Facebook didn’t seem that big to me until some years ago. I was running a network of websites for a group of radio stations and I noticed that traffic was starting to wane suddenly without significant changes to the site. After some research, I found the problem…DJs had suddenly discovered social media. They were no longer promoting our station website, but instead getting people involved in their own profiles on Facebook and Twitter…and the people listening were also shifting from a more active role on our own site to spending more time on other social networks.
Losing traffic to Facebook was scary at first, but eventually, we caught on and learned that we needed to treat shifts in the industry as opportunies to engage our audience and not as fight with the latest internet trend. As Facebook fast approaches one billion users, it’s getting impossible to ignore.
It’s not about them
Ultimately the problem a lot of people have with social media properties like YouTube and Facebook is that we tend to think of them as time pits instead of resources. Social media sites can provides all the tools you need to help you reach out to your clients.
Every business has their own group of people they’re trying to reach, build relatonships with and connect. That’s YOUR social network. Facebook, twitter and others can give you the software you need to reach out to your social network. So it’s not important what the site is, it’s important that you become social and find serve your audience through the tools the interenet provides.
When you have an event, think about the media itself and what would be the most efficient way to promote and share with your audience. Is enough of your audience on twitter to justify opening up a new account for your business? Would the best way to engage with your audience is to create a live uStream event? Where should you put photos of the event…Flickr, Facebook, PhotoBucket?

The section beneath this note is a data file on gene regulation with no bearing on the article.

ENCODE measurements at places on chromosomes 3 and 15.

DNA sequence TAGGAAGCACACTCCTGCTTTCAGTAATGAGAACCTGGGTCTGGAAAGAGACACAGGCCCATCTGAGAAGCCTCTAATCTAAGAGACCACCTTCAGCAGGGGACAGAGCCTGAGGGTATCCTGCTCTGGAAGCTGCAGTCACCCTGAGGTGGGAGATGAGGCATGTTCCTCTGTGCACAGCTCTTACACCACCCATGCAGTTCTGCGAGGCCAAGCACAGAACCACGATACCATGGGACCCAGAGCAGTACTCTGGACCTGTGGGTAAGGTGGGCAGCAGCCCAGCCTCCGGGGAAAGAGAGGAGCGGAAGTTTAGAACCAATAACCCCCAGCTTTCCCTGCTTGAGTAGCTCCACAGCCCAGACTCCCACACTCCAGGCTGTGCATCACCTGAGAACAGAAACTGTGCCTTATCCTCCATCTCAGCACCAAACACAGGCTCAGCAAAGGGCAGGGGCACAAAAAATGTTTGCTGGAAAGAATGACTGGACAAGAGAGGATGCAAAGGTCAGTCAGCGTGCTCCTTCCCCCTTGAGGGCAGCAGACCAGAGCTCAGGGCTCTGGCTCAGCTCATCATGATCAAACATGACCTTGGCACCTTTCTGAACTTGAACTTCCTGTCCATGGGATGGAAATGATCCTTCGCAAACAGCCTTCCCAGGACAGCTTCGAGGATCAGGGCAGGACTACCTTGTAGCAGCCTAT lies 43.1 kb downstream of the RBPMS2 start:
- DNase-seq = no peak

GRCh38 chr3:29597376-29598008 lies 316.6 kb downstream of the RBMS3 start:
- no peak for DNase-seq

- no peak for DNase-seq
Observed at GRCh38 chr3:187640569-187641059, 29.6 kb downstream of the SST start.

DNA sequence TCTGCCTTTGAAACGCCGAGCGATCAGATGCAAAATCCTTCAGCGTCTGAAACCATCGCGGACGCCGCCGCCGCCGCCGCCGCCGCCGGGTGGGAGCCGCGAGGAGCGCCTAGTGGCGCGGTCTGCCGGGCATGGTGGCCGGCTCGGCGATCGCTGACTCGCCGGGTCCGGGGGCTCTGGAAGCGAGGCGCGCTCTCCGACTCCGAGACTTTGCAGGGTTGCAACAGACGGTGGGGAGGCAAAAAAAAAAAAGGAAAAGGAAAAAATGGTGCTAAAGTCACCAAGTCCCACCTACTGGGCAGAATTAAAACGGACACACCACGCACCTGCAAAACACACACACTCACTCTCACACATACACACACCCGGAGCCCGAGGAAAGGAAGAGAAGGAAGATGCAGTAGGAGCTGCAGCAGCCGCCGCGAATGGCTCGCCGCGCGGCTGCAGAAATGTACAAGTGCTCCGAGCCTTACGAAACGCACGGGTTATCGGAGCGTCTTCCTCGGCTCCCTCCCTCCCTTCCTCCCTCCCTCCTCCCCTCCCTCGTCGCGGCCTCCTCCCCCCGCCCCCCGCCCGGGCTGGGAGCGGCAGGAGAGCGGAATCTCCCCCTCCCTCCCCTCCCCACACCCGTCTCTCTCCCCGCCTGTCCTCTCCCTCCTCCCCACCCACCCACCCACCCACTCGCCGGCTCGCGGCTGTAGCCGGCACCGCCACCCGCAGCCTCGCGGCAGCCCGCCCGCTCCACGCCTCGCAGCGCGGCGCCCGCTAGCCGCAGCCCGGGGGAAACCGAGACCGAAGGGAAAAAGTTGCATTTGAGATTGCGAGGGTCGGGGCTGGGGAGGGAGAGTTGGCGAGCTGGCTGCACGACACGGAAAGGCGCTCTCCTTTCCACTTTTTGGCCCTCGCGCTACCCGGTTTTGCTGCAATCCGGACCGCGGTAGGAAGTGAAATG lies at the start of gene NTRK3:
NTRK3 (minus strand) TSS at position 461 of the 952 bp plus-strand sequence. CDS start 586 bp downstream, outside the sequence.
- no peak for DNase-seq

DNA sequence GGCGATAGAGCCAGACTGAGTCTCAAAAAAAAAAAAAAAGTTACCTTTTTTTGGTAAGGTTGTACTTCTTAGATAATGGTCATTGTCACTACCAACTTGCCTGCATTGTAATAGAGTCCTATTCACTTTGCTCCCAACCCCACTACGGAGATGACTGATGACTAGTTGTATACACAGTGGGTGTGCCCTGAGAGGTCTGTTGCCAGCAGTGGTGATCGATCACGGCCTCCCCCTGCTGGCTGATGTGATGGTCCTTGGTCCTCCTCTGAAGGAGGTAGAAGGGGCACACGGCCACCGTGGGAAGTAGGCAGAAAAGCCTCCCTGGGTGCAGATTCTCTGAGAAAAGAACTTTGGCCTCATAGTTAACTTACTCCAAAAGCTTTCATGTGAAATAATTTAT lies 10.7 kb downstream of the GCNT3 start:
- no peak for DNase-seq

Instead of trying to spend your time chasing after the latest craze, be strategic as to which ones you go after. Try opening up accounts here and there, but limit the time you dedicate to them until you figure out what’s reasonable and what gives you the most return.
##Master the mashup
As I mentioned before Facebook is hard to ignore, you should definitely have a presence there, but try to find ways to mashup the different services so they’re easier to work with.
Twitter is probably the best way to send updates. You can update twitter through any phone, not just smartphones and it can be connected to your Facebook accounts so that a post in twitter will feed to your Facebook page. Plus, I think the 140 character limit will help you keep the messages focused. If you tweet about a photo or video, it can also appear in your Facebook timeline.
YouTube is much better at video and it can once again be connected to your Facebook account so that a video posted in YouTube appears in your other feeds. Plus you can record, edit and post a video directly from most smartphones, making it a minimal setup. Google hangouts are a great way to hold meetings and now with the addition of Hangouts on air, it’s become a compelling way to stream meetings.
Having your eggs spread out to different places also makes it more visible to search engines and improves your rankings. Just remember that the important thing is to think of your audience as your own social network and use the tools the sites provides to engage with them and grow your business.